Commandment 529 – that we are prohibited from cutting down the trees  when we set siege to a city, in order to distress the people of the city and make their hearts grieve …It is likewise included under this negative precept not to cause any damage or loss: for instance, to set fire, tear clothing or break a vessel for no purpose…The root reason for the precept is known: for it is in order to train our spirits to love what is good and beneficial and to cling to it; and as a result, good fortune will cling to us, and we will move well away from every evil thing and from every matter of destructiveness. This is the way of the kindly men of piety and the conscientiously observant; …They will not destroy even a mustard seed in the world, and they are distressed at every ruination and spoilage that they see; and if they are able to do any rescuing, they will save anything from destruction, with all their power.

Not so, however, are the wicked…They rejoice at the destruction of the world, and they become destroyed. By the measure with which a man measures, by that he is measured; ….Among the laws of the precept the Torah did not forbid chopping down fruit trees except when they are cut down destructively; but  it is certainly permitted to cut them down  if any useful benefit will be found in the matter: for instance, if the monetary value of a certain tree is high, and this person wanted to sell it … or chopping them down – for instance, if this was harming other trees that were better than it or because it was causing damage in the fields of others. In all these circumstances …it is permissible.

 

This is coupled with the fact that in the Talmud (a record of rabbinic discussions pertaining to Jewish law, ethics, customs, and history. The Talmud containsthe Mishnah (c. 200 CE), the first written compendium of Judaism’s Oral Law; and the Gemara a rabbinic commentary expansion on the issues discussed in the Mishnah (c. 500 CE)), there is a conversation focused on the responsibility to control fatalities in war, even after the war has been approved.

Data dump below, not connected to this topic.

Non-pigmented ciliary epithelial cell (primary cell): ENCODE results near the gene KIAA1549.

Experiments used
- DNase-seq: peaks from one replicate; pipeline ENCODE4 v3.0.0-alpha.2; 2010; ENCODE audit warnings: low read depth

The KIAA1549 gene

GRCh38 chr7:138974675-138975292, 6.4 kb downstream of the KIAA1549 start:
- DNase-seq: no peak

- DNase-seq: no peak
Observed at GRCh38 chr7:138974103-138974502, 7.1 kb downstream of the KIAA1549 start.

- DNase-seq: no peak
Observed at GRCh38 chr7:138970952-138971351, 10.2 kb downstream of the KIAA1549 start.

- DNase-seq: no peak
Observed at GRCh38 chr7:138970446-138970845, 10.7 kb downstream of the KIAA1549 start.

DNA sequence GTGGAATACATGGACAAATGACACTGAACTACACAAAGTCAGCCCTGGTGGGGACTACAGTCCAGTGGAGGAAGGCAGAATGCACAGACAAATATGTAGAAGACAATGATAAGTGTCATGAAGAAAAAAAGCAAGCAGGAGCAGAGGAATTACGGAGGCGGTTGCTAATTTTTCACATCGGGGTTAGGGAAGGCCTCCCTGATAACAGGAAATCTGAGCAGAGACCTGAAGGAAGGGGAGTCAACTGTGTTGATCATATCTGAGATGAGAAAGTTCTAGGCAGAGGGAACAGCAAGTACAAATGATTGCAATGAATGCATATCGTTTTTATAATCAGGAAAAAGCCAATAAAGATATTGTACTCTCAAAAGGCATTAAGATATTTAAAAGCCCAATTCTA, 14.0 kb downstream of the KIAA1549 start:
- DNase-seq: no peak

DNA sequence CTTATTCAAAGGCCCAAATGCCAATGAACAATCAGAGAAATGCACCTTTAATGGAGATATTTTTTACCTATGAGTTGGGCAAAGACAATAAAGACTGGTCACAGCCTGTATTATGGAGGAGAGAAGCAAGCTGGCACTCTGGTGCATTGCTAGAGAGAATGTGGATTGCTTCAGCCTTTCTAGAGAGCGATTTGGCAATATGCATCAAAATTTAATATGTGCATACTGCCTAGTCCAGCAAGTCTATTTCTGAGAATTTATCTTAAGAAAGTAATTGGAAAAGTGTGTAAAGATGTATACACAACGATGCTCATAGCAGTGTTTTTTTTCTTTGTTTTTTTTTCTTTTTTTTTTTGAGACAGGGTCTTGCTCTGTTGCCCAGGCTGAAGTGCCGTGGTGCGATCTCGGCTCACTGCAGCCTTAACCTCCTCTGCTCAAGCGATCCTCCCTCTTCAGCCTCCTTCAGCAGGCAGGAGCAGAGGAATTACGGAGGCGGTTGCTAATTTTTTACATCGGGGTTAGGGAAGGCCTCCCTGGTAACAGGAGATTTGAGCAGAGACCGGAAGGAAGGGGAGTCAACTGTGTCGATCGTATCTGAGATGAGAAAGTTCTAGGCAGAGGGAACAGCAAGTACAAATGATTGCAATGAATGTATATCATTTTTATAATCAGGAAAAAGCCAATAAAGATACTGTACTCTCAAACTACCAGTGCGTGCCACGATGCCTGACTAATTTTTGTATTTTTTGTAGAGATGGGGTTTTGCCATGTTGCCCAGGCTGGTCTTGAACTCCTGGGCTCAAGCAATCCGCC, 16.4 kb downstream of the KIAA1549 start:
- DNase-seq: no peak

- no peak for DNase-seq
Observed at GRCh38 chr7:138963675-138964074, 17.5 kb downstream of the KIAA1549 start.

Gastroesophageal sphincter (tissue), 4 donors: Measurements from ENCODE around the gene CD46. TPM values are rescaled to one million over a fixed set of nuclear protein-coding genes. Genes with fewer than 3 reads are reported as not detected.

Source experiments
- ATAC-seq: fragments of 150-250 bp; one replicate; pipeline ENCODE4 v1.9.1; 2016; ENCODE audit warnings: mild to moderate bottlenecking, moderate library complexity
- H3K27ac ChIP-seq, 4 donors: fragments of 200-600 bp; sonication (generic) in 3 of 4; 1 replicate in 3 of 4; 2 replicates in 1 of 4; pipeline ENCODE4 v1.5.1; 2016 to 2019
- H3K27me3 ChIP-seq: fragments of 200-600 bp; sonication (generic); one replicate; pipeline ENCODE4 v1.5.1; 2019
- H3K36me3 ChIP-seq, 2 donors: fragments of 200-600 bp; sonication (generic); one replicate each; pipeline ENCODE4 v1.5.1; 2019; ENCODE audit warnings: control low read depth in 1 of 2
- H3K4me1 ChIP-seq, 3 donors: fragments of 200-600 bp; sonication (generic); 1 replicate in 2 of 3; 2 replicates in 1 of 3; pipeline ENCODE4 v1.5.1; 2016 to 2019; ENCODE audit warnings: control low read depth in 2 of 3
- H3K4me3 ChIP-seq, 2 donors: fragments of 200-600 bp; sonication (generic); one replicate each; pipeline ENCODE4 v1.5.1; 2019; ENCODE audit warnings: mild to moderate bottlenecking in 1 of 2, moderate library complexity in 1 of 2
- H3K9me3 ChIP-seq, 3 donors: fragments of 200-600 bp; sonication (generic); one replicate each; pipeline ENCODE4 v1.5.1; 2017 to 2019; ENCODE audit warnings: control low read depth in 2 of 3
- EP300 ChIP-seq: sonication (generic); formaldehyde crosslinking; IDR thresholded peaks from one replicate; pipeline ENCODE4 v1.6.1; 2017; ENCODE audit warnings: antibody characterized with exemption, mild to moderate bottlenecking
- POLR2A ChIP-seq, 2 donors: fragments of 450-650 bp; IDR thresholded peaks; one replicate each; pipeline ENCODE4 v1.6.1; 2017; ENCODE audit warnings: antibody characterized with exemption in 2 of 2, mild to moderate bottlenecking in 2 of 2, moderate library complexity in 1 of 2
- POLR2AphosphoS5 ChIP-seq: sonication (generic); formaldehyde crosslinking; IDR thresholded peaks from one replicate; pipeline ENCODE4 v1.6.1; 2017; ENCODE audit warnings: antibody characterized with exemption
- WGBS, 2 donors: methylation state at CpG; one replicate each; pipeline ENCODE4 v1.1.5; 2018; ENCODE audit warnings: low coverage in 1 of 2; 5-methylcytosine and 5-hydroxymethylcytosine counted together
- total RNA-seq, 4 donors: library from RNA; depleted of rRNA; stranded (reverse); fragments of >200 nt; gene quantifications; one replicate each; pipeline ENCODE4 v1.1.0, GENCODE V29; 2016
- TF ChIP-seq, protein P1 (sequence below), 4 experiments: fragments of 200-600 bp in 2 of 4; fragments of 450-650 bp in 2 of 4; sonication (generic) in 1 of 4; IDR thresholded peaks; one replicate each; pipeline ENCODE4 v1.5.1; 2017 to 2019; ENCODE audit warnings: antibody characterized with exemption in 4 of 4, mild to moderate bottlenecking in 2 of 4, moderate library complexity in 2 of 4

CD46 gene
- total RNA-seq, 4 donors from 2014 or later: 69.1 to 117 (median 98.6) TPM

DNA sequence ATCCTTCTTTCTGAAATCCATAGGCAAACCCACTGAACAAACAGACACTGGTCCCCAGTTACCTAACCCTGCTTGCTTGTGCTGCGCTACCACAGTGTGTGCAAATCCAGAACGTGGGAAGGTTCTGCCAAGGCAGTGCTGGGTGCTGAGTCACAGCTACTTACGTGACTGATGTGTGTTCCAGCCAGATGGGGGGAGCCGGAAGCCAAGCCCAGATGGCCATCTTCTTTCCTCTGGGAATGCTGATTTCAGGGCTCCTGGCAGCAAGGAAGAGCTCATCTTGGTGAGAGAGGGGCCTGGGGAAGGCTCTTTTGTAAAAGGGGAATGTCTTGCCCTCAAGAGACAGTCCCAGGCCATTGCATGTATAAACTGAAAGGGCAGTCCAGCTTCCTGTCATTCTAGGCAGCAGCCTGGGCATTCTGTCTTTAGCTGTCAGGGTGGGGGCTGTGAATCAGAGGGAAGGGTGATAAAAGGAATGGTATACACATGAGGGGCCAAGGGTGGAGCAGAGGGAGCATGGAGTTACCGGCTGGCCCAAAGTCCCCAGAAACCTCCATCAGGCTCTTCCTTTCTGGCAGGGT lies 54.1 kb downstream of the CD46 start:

A government that kills one-sixth of the population is not punished [more than that it is] (Tractate Shavuot 35b)

 

Ravitsky notes that the ambiguity of the Talmudic prohibition leaves to an open discussion on whether this prohibition of quantity of fatalities is directed to the Jewish soldiers, namely that no more than one sixth of the Jewish army may be killed in any military activity or is the prohibition a warning to the Jewish army that no more than one sixth of the enemy may be destroyed in the course of battle. It would seem that most commentators are of the opinion that this prohibition applies to fatalities of the enemy.

 God protect us from that opinion [referring to the opinion that this prohibition is limited to the loss of  Jewish soldiers] . . .all those who chatter about the ‘[acceptable] level of losses’ are only spoilers in the vineyards [a metaphor playing off the Biblical reference to the Song of Songs mentioned in the Talmudic statement]. God save us from them and their followers. (“‘Prohibited Wars’ In Jewish Religious Law,p. 10)

These laws highlight the concern for human life,  the ideal that force should be proportional, as well as evaluating the long term destructive limits war should have on humankind and the environment.

Posted in Ethics, War